Pleasure and Desire in The Matrix
The Matrix is often used as an example of several phenomena when it comes to new media analysis. The following fragment for example, the one of the blue and red pill, is often used as a proof of mythology in the Matrix or hyperreality as described by Jean Baudrillard. But, of course There are other perspectives and concepts through which this object (the scene of the pill) can be seen. If you take the mythical view the paradigmatic relations will become prominently visible and the “pleasure in looking” or scopophilia by the spectator (Mulvey: 1975: p.60) will probably be underexposed.
The apparatus theory consists of the relationship between viewer and film text which results in voyeuristic phantasy. The viewer as a subject experiences the cinema as a dream or phantasy and in this process the specator responds to the text and gets the feeling that he/she gives meaning to the film itself (Pisters: 2003: p.25-28). Ideology is part of the medium itself which creates the dream situation, also through camera and editing. Identification with the camera itself and the film characters is possible because all traces of enunciation (efforts by the author) are erased. Freud’s psychoanalytic theory has resulted in the discovery that no man is in control over his own thoughts, feelings and deeds. Cinema sends the viewer and by this the movie, most of the time unconscious, has a great influence on the thoughts and feelings of the crowd. Particularly in this fragment of The Matrix this is relevant when Neo asks for the truth and Morpheus replies:
“That you are a slave Neo. Like everyone else, you were born into bondage, born into a prison that you cannot smell or taste or touch. A prison for your mind” (Wachowski, 1999)
Man plays a second fiddle and is a prisoner in a structured system, a dominant and symbolic order. Much of the spectators of the movie will recognise this and identify themselves with this world view, with the sociale pressure of their own culture and society in mind. There is a longing for pleasure in everybody says Freud and a person longs to be satisfied in those wishes and desires:
“While the id (governed by the pleasure principle) may demand ‘I want it’ (whatever ‘it’ might be), the ego (governed by the reality principle) must defer thinking about ‘it’ in order to consider how to get ‘it’. ” (Storey 2009: p. 93)
Except this, the viewer is witness of a secret happening in which Neo get’s a chance to get ‘out of the system’ and to escape the miserable world he is currently living in. The spectator longs to be released from control too and experiences the events of Neo intensively. For, the crowd knows Neo because they know the situation he is in, in fact they sympathize with him deeply. The dilemma is recognizable as well because we all sometimes have to make important, life changing choices without long-term vision. Inner struggles consists of the ‘id’ which confronts the character with sexual impulses and at the same time the intervention of the reality principle through the super-ego:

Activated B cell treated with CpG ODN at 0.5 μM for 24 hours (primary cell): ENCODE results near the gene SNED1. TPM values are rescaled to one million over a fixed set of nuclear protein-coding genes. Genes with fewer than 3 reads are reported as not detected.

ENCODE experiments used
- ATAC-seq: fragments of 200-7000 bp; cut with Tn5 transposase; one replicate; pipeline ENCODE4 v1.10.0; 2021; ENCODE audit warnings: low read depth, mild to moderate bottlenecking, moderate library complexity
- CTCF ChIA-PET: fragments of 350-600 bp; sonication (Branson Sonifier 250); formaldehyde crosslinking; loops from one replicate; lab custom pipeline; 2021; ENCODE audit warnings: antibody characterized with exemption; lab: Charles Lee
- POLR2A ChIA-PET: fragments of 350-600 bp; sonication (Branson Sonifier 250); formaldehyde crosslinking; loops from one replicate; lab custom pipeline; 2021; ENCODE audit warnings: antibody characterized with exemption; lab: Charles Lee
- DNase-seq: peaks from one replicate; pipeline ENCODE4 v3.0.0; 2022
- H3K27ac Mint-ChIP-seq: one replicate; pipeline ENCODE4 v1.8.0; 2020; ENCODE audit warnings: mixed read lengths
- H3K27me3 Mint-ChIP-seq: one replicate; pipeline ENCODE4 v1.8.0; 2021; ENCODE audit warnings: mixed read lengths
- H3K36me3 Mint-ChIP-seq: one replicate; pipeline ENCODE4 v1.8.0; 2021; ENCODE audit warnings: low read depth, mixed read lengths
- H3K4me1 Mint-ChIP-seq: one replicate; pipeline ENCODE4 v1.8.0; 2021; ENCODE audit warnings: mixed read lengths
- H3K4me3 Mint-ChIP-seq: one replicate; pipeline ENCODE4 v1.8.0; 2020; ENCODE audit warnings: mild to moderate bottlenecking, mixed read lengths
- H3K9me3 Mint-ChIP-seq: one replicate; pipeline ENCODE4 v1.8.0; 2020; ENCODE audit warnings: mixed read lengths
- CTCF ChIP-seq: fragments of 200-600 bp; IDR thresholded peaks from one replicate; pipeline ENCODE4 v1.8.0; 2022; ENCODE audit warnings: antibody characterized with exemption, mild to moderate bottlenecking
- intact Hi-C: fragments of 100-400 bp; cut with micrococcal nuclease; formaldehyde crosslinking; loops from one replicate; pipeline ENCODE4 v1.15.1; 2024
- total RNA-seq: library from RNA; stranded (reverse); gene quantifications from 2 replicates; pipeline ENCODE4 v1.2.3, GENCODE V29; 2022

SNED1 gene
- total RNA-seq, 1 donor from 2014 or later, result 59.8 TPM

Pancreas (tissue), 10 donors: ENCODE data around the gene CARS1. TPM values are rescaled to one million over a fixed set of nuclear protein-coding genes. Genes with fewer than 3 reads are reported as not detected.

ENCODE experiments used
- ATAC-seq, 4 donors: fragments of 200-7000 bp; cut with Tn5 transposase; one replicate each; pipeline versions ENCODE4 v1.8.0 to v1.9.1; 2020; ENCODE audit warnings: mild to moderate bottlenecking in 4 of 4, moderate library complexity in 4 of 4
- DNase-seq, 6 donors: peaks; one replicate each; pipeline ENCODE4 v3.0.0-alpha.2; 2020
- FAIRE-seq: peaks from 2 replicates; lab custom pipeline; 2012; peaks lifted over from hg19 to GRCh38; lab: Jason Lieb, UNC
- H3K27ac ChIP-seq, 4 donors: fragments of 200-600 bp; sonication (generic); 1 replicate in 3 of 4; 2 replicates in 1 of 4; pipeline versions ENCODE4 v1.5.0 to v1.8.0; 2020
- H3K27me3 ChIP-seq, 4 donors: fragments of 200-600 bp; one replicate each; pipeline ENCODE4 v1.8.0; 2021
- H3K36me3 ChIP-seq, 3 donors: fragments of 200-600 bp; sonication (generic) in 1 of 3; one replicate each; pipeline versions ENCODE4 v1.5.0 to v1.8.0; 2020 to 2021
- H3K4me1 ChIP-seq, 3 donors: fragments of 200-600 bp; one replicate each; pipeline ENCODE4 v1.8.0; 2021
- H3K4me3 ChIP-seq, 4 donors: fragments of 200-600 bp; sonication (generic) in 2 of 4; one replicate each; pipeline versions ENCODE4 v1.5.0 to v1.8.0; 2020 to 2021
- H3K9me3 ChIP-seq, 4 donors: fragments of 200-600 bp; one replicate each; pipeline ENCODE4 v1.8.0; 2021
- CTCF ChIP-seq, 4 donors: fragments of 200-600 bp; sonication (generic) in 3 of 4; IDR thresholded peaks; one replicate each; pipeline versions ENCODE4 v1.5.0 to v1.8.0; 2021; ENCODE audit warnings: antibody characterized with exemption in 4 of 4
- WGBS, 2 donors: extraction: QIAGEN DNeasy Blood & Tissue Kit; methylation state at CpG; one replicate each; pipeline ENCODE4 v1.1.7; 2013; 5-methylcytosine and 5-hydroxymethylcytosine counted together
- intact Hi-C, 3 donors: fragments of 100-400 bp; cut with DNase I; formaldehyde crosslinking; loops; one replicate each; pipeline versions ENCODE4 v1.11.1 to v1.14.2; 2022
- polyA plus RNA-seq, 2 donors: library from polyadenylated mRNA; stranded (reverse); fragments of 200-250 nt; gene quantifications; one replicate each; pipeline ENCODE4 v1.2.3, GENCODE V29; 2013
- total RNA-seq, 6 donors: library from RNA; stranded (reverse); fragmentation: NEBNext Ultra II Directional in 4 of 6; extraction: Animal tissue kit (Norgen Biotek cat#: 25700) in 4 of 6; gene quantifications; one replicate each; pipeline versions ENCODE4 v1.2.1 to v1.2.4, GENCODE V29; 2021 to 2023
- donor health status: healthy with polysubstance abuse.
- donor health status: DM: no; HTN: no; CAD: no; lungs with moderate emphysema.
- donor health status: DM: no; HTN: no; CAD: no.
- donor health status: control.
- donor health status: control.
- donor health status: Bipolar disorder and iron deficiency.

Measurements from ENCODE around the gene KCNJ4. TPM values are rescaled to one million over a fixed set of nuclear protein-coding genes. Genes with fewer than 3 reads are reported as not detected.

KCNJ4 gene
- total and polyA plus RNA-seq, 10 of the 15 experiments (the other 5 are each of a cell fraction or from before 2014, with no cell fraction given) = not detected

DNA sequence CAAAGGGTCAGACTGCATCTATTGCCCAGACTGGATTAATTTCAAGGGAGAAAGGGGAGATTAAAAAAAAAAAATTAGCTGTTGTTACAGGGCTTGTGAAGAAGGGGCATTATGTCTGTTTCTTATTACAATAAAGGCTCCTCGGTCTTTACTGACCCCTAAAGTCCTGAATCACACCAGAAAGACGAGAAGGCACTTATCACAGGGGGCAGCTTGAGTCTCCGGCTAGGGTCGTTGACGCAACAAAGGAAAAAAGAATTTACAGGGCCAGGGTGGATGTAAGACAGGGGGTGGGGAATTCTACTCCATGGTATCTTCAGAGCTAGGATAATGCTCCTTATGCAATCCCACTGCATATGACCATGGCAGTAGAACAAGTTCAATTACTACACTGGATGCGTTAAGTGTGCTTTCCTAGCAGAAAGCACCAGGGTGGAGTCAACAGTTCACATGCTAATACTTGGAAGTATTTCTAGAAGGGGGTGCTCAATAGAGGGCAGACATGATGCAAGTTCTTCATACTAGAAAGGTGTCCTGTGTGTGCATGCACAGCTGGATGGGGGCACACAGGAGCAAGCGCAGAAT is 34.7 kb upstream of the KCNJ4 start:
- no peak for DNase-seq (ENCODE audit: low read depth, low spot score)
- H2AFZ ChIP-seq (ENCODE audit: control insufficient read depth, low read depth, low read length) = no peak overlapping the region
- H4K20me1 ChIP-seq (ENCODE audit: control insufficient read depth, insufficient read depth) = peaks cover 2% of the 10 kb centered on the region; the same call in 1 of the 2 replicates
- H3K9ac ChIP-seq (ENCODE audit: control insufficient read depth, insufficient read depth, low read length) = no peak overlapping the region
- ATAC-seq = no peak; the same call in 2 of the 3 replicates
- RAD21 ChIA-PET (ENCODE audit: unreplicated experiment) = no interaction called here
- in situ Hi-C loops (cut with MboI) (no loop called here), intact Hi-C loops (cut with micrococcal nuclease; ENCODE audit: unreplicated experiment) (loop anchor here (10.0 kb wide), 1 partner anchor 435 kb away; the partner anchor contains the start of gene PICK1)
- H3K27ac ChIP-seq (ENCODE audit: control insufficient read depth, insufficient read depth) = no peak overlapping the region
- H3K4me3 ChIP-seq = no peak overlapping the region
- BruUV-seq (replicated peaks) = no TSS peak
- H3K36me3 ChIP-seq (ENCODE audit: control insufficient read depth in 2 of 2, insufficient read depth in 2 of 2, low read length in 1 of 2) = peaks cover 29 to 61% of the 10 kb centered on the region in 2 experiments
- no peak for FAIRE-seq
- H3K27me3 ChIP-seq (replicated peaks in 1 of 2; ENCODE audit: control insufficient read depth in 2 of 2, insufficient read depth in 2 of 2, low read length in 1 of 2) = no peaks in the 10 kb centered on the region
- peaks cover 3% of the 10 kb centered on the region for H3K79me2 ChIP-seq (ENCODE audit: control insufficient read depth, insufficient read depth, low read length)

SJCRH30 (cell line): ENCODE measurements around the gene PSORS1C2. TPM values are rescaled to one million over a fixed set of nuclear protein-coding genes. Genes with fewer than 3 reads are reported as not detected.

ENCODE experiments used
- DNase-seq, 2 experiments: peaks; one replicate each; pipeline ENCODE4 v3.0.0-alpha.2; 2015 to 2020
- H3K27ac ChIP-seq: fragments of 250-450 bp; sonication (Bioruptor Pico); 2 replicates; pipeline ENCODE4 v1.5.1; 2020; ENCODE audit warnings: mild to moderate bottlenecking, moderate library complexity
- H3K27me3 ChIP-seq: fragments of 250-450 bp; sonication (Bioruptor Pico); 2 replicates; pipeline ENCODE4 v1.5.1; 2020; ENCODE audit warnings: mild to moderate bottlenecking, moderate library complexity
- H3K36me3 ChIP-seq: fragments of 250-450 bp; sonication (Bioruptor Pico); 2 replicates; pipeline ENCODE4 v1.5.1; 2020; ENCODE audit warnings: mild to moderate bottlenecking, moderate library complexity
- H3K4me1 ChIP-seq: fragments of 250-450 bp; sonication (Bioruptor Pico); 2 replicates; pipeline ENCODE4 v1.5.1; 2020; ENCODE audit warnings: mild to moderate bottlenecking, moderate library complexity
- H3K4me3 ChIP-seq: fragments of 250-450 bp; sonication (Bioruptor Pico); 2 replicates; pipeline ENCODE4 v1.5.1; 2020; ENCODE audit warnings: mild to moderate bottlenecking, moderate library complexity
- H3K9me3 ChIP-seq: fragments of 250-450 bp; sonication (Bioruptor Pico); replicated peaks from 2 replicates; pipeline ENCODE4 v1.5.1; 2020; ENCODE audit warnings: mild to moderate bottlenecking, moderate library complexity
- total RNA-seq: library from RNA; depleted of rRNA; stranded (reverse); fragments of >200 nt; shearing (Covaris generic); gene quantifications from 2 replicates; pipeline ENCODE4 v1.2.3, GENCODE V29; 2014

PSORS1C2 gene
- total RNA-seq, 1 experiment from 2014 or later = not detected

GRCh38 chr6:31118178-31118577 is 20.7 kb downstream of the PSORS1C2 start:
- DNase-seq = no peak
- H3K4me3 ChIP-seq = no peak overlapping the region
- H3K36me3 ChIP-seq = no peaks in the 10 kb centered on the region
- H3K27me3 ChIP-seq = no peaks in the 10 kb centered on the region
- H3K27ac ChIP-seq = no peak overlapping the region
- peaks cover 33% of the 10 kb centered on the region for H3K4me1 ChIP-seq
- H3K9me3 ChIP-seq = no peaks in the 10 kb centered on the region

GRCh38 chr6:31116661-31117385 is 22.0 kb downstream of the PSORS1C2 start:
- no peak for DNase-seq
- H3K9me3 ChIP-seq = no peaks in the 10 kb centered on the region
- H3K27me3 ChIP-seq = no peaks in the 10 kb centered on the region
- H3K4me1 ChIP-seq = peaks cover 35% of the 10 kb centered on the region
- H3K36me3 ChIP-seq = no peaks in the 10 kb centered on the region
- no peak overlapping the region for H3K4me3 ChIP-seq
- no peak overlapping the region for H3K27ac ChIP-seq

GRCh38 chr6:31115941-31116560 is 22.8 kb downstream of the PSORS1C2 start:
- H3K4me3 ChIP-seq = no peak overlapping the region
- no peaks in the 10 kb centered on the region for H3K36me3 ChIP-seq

“Such a current in the apparatus, issuing from pain and striving for pleasure, we call a wish. ” (Freud 1911: p. 369)
Desire is key and critical in the way the Oedipus Complex is shaped. People continually search for an object of desire to fulfill their own desire like every boy searches for the replacement of the mother by another woman. Woman are also described as signifiers or sexuality by Laura Mulvey (Penley: 1988: p.74). When it comes to The Matrix, Neo’s object of desire is Trinity: at the moment Neo sits down in his chair he is looking distracted at Trinity who passes by to leave the room. Neo looks down which gives you the idea that he is watching Trinity’s hips, this is a type of voyeurism or fetishism: sexual pleasure derived from looking at (erotic) objects of desire. Neo is a single and lonely man (who hacks computers in his time off) so it is at least likely that he is trying to satasfy his lack: the lack of female attention and the lack of sexual pleasure.
Every human being can possibly change instantly in a hero and escape it’s bittersweet reality and fateful destiny. The viewer experiences the same challenges like Neo does and recognises the lack of truth and meaning which is typical for the postmodern society we live in nowadays.
- Freud, Sigmund. The Interpretation of Dreams (3rd edition) . Translated by A. A. Brill, 1911.
- Pisters, Patricia. The Matrix of Visual Culture: Working with Deleuze in Film Theory. Stanford, CA: Stanford University Press, 2003.
- Storey, John. Cultural theory and popular culture. An Introduction. Harlow etc.: Pearson, 2009.
- The Matrix. Reg. Andy Wachowski, Larry Wachowski. Warner Bros, 1999. Youtube Clip The Matrix http://www.youtube.com/watch?v=arcJksDgCOU (Embed on request eliminated).
- Mulvey, Laura. Visual Pleasure and Narrative Cinema. Published in Screen Magazine 16.3 Autumn 1975.
- Penley, Constance. Feminism and film theory. Routledge, 1988.